An Elegant Office Building

    To a dense, high-profile, and historic district of London already remarkable for its architectural diversity, Richard Rogers Partnership (RRP) has added a graceful and airy office building, 88 Wood Street.

    The building's elegant massing of varied volumes is unified by a steel-rod-braced concrete frame. Bright yellow steel stairs and red and blue ventilation funnels supply RRP's trademark splashes of color.

    RRP director Graham Stirk likened the design for 88 Wood Street to "landing an oil tanker in the City and trying to give it manners." When first proposed, the project raised anxieties among architects and local residents, but the reality has proven itself, achieving landmark status in a neighborhood of distinctive architecture.

    A Successful Riverside Park

    Thames Barrier Park, formerly a derelict riverside site, and London's only new riverside public park in the last 50 years, won jurors' praise as both confident and witty.

    Visitors to the 22-acre (9-hectare) park are greeted by a stunning water fountain that flows into the park's key feature, a sunken garden called the Green Dock. The park offers a variety of experience, including a riverside promenade, a children's playground, basketball court, and a Pavilion of Remembrance to commemorate local victims of war.

    "There are so few good landscape schemes on major sites in the UK," said awards program jurors. "Thames Barrier Park is hugely habitable."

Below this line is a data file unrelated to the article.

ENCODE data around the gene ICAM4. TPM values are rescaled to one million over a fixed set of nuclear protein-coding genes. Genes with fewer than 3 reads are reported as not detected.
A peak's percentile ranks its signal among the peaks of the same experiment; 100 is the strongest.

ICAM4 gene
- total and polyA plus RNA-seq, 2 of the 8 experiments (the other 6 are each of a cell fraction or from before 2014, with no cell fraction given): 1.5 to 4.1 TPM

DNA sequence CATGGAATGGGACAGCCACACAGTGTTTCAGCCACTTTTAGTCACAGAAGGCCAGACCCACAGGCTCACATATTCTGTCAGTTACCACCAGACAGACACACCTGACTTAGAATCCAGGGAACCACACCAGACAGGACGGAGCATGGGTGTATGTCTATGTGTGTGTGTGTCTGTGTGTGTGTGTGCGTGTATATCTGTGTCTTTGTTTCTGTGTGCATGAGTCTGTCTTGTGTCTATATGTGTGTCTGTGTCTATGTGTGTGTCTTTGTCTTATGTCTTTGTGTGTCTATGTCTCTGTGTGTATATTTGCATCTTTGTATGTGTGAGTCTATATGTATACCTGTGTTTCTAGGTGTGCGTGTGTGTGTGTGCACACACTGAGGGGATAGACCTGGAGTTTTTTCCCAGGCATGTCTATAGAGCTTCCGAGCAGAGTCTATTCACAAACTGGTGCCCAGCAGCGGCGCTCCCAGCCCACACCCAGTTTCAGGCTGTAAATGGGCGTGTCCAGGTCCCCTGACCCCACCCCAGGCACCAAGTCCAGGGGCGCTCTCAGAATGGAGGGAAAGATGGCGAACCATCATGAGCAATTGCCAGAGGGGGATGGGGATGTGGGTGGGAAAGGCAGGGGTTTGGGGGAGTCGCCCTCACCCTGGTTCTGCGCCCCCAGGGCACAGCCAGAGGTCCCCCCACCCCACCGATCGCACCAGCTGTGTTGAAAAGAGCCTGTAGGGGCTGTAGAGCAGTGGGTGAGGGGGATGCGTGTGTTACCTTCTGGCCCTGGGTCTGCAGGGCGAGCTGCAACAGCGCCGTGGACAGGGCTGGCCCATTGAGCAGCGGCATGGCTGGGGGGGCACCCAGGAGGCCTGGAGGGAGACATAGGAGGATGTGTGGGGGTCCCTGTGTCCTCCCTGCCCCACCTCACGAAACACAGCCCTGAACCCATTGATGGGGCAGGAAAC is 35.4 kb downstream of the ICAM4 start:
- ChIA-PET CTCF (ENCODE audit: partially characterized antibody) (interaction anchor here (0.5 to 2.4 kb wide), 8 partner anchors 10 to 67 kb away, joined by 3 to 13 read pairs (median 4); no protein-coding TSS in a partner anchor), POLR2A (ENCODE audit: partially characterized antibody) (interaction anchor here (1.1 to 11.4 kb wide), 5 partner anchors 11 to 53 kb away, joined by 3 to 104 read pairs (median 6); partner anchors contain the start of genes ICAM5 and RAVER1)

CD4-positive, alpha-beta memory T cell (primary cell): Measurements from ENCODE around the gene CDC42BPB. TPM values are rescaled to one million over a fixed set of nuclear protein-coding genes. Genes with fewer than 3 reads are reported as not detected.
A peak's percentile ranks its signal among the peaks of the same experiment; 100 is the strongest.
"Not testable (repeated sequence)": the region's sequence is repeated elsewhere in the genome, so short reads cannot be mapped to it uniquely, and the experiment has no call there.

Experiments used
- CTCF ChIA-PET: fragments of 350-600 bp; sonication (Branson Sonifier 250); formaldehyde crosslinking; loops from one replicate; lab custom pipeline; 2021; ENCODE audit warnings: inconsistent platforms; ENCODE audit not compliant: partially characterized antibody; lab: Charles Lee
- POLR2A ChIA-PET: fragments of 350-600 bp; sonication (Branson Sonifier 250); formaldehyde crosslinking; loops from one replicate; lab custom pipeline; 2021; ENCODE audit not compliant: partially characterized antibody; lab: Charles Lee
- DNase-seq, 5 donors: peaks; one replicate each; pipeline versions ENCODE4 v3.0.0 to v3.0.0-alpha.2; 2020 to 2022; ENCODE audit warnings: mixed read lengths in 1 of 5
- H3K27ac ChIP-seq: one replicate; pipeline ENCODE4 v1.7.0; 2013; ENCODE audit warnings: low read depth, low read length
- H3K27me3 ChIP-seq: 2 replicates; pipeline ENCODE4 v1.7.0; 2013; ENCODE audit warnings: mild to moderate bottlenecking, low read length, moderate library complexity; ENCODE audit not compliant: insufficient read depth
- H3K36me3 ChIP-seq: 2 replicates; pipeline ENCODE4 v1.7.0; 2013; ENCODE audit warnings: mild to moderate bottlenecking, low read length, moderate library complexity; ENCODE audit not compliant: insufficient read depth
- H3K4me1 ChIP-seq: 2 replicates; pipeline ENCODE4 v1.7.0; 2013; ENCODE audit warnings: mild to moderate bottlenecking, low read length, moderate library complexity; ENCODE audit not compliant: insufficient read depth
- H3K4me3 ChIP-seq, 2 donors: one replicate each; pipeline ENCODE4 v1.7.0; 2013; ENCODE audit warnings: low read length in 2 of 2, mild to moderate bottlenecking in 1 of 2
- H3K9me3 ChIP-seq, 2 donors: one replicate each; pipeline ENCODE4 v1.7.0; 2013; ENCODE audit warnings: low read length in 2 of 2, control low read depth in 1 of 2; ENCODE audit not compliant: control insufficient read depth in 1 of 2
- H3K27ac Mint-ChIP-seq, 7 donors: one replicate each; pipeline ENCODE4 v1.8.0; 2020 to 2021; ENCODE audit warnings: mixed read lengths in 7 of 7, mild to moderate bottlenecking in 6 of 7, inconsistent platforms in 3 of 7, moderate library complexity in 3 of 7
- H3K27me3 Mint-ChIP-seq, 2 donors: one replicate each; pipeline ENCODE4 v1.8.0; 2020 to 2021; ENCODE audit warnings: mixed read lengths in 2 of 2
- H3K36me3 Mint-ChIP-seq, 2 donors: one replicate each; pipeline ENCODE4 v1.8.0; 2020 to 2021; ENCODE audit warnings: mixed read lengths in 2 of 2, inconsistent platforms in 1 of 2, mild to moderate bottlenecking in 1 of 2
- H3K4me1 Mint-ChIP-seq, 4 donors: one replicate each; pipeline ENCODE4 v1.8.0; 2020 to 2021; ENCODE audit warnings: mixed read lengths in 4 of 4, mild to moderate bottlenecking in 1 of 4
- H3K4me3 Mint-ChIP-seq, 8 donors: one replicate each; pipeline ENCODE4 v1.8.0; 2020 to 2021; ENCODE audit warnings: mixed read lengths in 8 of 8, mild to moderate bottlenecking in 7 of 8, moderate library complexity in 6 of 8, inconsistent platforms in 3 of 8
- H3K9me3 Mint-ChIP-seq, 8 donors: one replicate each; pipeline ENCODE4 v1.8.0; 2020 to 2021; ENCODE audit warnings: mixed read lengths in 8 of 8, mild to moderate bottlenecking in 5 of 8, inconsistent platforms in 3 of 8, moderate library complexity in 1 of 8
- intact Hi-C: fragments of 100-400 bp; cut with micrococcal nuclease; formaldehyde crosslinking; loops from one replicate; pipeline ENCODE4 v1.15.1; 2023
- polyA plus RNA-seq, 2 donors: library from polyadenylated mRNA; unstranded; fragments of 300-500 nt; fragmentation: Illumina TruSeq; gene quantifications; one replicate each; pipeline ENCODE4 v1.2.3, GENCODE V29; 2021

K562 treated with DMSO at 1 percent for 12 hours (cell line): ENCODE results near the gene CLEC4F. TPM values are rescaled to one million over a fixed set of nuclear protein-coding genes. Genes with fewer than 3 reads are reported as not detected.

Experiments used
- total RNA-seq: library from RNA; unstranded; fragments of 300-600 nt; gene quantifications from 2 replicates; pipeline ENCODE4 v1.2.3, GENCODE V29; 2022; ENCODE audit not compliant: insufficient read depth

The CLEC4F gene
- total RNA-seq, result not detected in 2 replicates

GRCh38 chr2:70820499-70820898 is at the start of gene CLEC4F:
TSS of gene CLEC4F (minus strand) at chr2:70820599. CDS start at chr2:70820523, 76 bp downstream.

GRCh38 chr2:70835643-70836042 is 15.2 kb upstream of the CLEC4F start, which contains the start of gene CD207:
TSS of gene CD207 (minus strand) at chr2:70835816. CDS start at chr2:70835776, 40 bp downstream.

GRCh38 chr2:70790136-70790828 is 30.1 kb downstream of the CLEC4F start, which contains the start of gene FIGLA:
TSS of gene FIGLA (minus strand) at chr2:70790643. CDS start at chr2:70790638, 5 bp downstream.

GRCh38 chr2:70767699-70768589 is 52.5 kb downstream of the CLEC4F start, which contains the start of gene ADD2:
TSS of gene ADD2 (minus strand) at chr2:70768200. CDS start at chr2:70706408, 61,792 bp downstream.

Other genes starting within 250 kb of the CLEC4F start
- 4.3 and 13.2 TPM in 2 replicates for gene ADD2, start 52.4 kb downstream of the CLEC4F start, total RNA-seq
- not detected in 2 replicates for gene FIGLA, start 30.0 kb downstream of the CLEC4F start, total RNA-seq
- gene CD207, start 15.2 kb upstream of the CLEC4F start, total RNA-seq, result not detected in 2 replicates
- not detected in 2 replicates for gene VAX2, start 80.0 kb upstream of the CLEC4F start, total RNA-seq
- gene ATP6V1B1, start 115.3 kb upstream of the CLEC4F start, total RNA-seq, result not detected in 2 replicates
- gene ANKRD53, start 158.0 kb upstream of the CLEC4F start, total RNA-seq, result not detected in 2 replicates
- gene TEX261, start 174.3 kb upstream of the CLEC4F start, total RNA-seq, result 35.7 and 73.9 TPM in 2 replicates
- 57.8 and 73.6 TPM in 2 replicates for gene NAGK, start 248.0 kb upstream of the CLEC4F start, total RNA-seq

The AIA London/UK Design Awards jury comprised Rory Coonan, Sir Colin Stansfield Smith, Professor Adrian Gale, Larry Oltmanns (Skidmore, Owings & Merrill), Vivien Lovell (Modus Operandi), and Piers Gough (CZWG). The AIA London/UK chapter, founded in 1990, consists of nearly 200 architects throughout the United Kingdom.

    Katharine Logan is an assistant editor of ArchitectureWeek.



    ArchWeek Image

    Inside the Terminus and Car Park by Zaha Hadid Architects, was one of four top winners of the annual AIA London/UK Design Awards.
    Photo: Helene Binet

    ArchWeek Image

    The three steps of London's 88 Wood Street by Richard Rogers with their respective glazed circulation towers.
    Photo: Don Barker

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    The award-winning Thames Barrier Park by architect Patel Taylor and landscape architects Group Signe, with the barrier in the background.
    Photo: Don Barker

    ArchWeek Image

    The Gateshead Millennium Bridge, by Wilkinson Eyre Architects, with its predecessor, the Tyne Bridge, in the background.
    Photo: Don Barker

    ArchWeek Image

    Student award winner Max Ngai, of the University of Newcastle upon Tyne, designed an unusual building type in which police, fire, and ambulance forces are housed under the same roof.
    Image: Max Ngai

    ArchWeek Image

    Max Ngai's Marylebone Police, Ambulance & Fire Building expresses both openness to the public through glazed transparency and security through its concrete structure.
    Image: Max Ngai

    ArchWeek Image

    Design for the Kielder Water Sailing Centre by Fred Pittman, a year-out student of University of Newcastle upon Tyne, reflects the exposure, movement, and dynamism of the site.
    Image: Fred Pittman

    ArchWeek Image

    A project by James Taylor and Mike Shaw, 2001 graduates of Edinburgh University, was the culmination of a year's study of the Transport Basin in Prague.
    Image: James Taylor and Mike Shaw